Welcome back to DataOps central! My colleagues and I have been blogging and podcasting about the many critical facets of DataOps, which has the power to automate processes to get the right data to the right place at the right time. We’ve examined everything from the key components of the DataOps methodology to the data science behind it all. But one area we haven’t touched on yet is the culture component.
You may be asking what do DataOps and culture have to do with one another. The answer is everything! In fact, here are some culture dimensions that are critical to unifying teams and driving new levels of executional speed.
Let’s dive in.
Embrace Data as a Shared Asset
Unlike a car, where the value depreciates the minute it leaves the lot, the value of data never wanes. It’s like the sun that sheds light on different aspects of a business day after day, all year long. But there are challenges—since data is relevant to the entire business, companies must eliminate organizational boundaries that have formed over time and created data silos that prevent these insights from flowing freely.
Naturally, the instinct to control data is very ingrained and it won’t be squashed with the turn of a key. But for those looking to gain their DataOps Advantage, this mindset must change. We must shift from hoarding data to sharing data. To make it all work, we need governance, access control and security. These elements will help facilitate the prudent sharing of data while also eliminating the other extreme … unlimited sharing, which has proven to be ineffective in most venues.
At the same time, employees will also need to remain vigilant, keeping their eyes and ears open for the possible formation of these silos and, when found, to speak up. Data-driven businesses require a culture that welcomes these observations and ensures that unreasonable restrictions on the use of data never take shape.
Collaborate Across the Data Supply Chain
Sharing assets is one key element but another is collaboration. Let me explain. One way to understand DataOps is to look at it as an application of design thinking—With DataOps, problems and goals are rethought, as is the scope. This is not just an engineering exercise, it touches everyone throughout the company because today, whether it’s marketing, HR, sales or product development, the entire organization relies on data.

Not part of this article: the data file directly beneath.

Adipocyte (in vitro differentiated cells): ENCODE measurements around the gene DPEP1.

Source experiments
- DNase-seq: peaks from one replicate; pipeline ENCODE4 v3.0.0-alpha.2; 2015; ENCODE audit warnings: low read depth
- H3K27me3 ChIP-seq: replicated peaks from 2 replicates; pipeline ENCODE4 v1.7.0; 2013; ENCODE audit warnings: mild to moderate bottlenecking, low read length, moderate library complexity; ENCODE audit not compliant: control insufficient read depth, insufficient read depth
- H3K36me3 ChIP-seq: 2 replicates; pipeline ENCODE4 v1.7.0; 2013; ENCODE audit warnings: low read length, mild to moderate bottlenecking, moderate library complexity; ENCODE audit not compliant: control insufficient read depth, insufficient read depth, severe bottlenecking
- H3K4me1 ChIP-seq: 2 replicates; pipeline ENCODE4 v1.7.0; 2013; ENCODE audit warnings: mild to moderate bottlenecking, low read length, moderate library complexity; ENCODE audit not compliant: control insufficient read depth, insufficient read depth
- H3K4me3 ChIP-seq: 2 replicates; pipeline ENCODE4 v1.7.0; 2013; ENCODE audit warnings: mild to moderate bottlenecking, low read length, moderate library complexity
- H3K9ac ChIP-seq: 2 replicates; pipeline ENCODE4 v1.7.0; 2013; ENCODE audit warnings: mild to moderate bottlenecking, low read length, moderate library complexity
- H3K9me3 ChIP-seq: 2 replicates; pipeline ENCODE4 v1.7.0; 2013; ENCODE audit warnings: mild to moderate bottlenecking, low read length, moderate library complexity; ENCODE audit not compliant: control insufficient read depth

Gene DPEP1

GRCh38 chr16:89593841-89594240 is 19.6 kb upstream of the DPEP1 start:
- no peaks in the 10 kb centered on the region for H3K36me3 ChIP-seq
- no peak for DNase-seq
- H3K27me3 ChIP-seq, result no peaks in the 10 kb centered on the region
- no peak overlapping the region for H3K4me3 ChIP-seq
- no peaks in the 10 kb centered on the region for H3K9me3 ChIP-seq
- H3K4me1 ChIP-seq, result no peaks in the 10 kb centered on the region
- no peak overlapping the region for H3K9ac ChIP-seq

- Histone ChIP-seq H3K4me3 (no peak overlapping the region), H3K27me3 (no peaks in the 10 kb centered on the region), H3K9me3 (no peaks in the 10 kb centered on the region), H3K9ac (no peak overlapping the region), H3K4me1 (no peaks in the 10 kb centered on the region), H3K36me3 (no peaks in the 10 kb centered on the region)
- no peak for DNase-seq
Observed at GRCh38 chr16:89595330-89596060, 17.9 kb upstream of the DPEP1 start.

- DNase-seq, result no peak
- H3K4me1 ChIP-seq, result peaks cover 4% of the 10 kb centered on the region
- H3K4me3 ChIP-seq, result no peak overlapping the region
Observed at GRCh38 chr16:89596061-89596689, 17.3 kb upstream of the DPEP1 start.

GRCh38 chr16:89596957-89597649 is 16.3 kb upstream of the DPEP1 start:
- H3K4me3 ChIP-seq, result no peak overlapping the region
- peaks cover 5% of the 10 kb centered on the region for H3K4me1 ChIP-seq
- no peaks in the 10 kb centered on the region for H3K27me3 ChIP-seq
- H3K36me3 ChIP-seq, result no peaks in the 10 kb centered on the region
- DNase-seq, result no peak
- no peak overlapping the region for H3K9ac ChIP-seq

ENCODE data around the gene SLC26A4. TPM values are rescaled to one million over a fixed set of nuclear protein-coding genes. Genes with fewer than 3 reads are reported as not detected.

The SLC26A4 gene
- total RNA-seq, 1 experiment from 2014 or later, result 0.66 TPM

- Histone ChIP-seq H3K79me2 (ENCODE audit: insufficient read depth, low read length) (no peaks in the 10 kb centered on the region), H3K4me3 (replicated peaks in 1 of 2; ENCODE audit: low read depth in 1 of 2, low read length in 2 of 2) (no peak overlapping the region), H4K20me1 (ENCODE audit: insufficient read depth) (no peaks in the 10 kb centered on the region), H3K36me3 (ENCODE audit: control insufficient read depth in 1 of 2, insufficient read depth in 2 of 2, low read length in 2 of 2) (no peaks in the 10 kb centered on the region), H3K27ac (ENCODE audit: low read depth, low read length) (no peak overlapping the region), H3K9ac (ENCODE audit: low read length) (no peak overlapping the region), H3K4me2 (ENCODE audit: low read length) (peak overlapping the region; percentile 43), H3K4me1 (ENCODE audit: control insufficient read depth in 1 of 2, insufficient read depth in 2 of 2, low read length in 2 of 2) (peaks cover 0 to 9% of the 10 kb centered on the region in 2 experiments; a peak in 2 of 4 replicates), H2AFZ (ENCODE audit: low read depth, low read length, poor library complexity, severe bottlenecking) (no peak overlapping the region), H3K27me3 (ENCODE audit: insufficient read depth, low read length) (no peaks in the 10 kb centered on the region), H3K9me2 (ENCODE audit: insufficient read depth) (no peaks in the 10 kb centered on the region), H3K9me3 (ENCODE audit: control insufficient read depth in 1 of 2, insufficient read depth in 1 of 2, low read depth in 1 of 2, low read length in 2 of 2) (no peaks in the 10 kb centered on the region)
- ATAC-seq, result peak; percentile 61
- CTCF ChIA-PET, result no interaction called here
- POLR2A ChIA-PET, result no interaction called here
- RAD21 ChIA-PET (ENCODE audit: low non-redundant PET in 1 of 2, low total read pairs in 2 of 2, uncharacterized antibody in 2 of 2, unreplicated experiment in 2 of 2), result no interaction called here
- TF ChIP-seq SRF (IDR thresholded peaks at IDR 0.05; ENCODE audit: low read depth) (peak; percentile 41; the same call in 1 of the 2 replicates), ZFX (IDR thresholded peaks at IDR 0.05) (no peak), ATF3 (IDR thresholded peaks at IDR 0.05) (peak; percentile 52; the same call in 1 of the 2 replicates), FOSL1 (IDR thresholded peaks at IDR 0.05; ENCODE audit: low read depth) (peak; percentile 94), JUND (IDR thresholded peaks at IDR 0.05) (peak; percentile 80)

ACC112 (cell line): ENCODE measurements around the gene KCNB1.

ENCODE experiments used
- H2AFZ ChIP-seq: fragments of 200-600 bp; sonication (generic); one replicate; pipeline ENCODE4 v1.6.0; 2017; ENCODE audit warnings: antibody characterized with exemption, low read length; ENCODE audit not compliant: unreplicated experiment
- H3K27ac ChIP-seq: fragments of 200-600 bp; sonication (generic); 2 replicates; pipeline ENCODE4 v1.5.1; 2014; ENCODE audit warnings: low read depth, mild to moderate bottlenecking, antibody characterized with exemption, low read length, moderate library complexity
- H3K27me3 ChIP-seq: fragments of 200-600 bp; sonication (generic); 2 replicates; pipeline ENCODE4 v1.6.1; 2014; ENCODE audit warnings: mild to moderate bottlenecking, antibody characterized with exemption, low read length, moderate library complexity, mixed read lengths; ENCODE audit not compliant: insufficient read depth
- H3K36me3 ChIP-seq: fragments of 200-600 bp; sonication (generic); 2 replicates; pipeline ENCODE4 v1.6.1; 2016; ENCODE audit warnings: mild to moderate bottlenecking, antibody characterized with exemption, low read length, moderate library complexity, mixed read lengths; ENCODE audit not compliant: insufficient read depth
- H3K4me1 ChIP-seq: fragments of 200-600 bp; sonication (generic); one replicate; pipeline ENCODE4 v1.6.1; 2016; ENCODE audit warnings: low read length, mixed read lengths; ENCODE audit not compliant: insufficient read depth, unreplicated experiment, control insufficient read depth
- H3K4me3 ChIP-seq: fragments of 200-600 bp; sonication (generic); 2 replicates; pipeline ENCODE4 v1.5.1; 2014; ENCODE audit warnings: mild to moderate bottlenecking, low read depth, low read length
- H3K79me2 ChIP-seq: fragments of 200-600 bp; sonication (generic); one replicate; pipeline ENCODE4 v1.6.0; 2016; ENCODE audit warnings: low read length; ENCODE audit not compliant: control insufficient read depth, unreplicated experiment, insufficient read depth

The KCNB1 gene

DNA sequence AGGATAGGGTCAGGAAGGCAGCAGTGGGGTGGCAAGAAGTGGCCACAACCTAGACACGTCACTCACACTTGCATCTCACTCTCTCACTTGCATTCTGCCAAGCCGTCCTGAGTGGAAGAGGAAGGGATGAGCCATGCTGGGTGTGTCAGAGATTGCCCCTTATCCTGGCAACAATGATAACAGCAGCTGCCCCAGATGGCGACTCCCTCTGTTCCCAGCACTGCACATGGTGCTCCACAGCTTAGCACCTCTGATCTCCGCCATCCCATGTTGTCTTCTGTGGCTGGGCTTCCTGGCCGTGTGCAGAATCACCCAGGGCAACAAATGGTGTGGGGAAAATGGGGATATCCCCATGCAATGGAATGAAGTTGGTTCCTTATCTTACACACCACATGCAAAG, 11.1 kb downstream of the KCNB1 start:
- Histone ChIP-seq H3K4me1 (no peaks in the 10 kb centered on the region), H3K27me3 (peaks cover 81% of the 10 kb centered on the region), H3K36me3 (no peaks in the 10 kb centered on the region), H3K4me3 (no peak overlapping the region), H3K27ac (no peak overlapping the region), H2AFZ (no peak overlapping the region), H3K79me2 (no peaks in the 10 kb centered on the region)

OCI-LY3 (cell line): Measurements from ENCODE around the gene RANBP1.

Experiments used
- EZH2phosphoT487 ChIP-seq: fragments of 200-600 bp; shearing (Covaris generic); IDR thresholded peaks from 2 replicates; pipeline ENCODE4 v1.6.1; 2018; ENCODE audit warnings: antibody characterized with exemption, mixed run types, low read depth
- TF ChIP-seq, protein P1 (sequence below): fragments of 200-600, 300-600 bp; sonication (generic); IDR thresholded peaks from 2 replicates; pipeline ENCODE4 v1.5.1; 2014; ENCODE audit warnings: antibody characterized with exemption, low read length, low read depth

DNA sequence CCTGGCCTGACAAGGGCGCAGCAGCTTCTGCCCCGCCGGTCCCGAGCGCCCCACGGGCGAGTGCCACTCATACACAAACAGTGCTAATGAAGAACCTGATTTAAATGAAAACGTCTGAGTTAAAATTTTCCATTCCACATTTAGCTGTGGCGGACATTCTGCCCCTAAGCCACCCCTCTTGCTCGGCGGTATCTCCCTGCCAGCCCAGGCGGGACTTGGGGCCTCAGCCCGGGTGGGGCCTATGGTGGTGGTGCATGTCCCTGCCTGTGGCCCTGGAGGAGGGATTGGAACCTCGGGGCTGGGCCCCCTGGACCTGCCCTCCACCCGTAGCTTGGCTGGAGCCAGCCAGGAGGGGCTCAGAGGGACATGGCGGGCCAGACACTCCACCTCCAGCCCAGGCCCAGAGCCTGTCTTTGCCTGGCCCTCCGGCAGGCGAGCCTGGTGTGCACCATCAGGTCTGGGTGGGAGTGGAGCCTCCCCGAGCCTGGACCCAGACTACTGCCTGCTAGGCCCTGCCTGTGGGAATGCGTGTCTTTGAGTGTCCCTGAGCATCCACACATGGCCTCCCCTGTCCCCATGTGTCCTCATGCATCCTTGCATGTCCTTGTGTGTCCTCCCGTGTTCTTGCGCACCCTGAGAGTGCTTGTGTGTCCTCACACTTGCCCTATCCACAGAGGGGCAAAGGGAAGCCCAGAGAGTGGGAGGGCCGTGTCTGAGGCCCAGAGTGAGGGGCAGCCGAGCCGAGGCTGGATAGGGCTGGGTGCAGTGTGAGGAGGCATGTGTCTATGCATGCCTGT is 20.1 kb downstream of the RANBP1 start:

Naturally, there will still be specialties within a business and each will work to identify their own unique challenges and opportunities where they can infuse data to drive improvements. However, by fostering collaboration, people will be able to turn to their colleagues for help in finding the best and fastest solution.
Push Down Decision-Making
I’ve talked about how DataOps allows data to flow throughout the business. Naturally employees are tapping into these insights to become smarter and more informed. So informed in fact, that they can use the data as part of their decision-making. At Hitachi Vantara we like to call this push-down decision making, and it’s happening from the core of the business to the very edge.
A great example of this came from U.S. General Stan McChrystal who in 2003, introduced his “team of teams” concept. The idea was to eliminate the siloed thinking that was engrained in the military and encourage smaller teams to share their own innovations throughout the organization.
The first thing you will find is that employees at the edge are not accustomed to making these types of decisions because it was not what they were hired to do. But that’s all changing. DataOps success requires a cultural evolution where A) employees embrace the idea of making data-based decisions and B) management relinquishes some oversight control in favor of building more decision-making muscle throughout their business.
As you can see, culture truly does play a major role in helping a DataOps initiative become a DataOps success. These are some of the areas where business must consider. But by no means are these the only places where culture comes into play. In fact, my hope is that you share your cultural insights as well.